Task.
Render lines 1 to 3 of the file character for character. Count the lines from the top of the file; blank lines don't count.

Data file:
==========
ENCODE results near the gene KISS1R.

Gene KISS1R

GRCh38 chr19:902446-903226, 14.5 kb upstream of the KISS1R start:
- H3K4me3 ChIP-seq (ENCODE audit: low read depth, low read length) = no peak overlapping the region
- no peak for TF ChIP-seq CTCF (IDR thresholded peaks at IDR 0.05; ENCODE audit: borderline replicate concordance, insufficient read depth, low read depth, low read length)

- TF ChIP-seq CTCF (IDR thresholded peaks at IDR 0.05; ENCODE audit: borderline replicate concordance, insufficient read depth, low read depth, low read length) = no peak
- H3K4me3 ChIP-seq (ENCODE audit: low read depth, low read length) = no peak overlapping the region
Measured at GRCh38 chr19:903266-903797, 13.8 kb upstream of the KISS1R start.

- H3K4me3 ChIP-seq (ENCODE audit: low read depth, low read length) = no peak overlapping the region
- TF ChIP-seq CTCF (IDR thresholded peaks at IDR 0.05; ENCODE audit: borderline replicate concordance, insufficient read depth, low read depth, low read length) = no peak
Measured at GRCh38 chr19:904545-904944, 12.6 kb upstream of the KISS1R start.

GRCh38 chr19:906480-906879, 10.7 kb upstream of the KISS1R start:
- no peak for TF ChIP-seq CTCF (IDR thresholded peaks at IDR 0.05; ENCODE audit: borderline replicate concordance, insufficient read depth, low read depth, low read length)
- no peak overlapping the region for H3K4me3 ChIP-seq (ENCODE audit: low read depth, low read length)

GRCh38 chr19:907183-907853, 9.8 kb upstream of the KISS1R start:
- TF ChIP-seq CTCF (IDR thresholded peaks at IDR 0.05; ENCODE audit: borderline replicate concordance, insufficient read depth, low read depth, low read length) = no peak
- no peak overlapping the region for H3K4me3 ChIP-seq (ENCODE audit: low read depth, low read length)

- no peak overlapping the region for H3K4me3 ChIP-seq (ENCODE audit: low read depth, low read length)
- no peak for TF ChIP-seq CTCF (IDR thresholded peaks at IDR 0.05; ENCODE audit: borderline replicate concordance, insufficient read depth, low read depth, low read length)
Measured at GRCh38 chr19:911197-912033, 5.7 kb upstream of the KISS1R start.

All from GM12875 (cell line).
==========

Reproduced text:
ENCODE results near the gene KISS1R.

Gene KISS1R

GRCh38 chr19:902446-903226, 14.5 kb upstream of the KISS1R start: